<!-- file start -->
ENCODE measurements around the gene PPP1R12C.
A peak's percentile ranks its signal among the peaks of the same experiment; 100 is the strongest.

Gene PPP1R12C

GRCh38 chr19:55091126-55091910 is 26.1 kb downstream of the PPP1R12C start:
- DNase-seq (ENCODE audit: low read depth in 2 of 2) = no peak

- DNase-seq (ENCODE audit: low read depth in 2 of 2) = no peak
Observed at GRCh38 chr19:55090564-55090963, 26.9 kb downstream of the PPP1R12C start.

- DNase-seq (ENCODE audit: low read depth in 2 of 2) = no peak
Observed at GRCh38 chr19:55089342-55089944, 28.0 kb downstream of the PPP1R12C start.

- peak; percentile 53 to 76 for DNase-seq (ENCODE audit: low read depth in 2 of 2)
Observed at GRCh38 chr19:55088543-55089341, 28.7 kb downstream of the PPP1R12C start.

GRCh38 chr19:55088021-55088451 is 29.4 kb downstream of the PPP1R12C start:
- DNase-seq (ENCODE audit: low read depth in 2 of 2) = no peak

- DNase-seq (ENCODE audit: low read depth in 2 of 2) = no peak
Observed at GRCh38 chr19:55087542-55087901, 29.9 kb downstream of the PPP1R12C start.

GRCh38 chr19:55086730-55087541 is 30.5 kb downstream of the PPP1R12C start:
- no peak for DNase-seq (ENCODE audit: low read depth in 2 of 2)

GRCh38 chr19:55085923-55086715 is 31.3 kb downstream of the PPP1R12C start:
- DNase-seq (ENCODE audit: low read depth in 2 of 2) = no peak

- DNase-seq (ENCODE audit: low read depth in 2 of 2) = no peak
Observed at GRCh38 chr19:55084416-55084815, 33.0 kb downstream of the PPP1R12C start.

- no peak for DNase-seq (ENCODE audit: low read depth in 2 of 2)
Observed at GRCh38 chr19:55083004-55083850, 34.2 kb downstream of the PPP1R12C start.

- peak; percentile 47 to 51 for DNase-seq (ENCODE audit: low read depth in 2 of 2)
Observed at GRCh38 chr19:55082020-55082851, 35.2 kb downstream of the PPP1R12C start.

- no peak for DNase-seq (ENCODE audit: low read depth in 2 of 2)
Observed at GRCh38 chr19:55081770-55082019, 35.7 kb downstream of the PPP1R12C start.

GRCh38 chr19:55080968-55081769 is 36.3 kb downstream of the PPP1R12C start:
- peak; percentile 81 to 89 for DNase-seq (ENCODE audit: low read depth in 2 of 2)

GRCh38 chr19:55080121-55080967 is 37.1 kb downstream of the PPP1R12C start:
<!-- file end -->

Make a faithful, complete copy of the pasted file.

ENCODE measurements around the gene PPP1R12C.
A peak's percentile ranks its signal among the peaks of the same experiment; 100 is the strongest.

Gene PPP1R12C

GRCh38 chr19:55091126-55091910 is 26.1 kb downstream of the PPP1R12C start:
- DNase-seq (ENCODE audit: low read depth in 2 of 2) = no peak

- DNase-seq (ENCODE audit: low read depth in 2 of 2) = no peak
Observed at GRCh38 chr19:55090564-55090963, 26.9 kb downstream of the PPP1R12C start.

- DNase-seq (ENCODE audit: low read depth in 2 of 2) = no peak
Observed at GRCh38 chr19:55089342-55089944, 28.0 kb downstream of the PPP1R12C start.

- peak; percentile 53 to 76 for DNase-seq (ENCODE audit: low read depth in 2 of 2)
Observed at GRCh38 chr19:55088543-55089341, 28.7 kb downstream of the PPP1R12C start.

GRCh38 chr19:55088021-55088451 is 29.4 kb downstream of the PPP1R12C start:
- DNase-seq (ENCODE audit: low read depth in 2 of 2) = no peak

- DNase-seq (ENCODE audit: low read depth in 2 of 2) = no peak
Observed at GRCh38 chr19:55087542-55087901, 29.9 kb downstream of the PPP1R12C start.

GRCh38 chr19:55086730-55087541 is 30.5 kb downstream of the PPP1R12C start:
- no peak for DNase-seq (ENCODE audit: low read depth in 2 of 2)

GRCh38 chr19:55085923-55086715 is 31.3 kb downstream of the PPP1R12C start:
- DNase-seq (ENCODE audit: low read depth in 2 of 2) = no peak

- DNase-seq (ENCODE audit: low read depth in 2 of 2) = no peak
Observed at GRCh38 chr19:55084416-55084815, 33.0 kb downstream of the PPP1R12C start.

- no peak for DNase-seq (ENCODE audit: low read depth in 2 of 2)
Observed at GRCh38 chr19:55083004-55083850, 34.2 kb downstream of the PPP1R12C start.

- peak; percentile 47 to 51 for DNase-seq (ENCODE audit: low read depth in 2 of 2)
Observed at GRCh38 chr19:55082020-55082851, 35.2 kb downstream of the PPP1R12C start.

- no peak for DNase-seq (ENCODE audit: low read depth in 2 of 2)
Observed at GRCh38 chr19:55081770-55082019, 35.7 kb downstream of the PPP1R12C start.

GRCh38 chr19:55080968-55081769 is 36.3 kb downstream of the PPP1R12C start:
- peak; percentile 81 to 89 for DNase-seq (ENCODE audit: low read depth in 2 of 2)

GRCh38 chr19:55080121-55080967 is 37.1 kb downstream of the PPP1R12C start: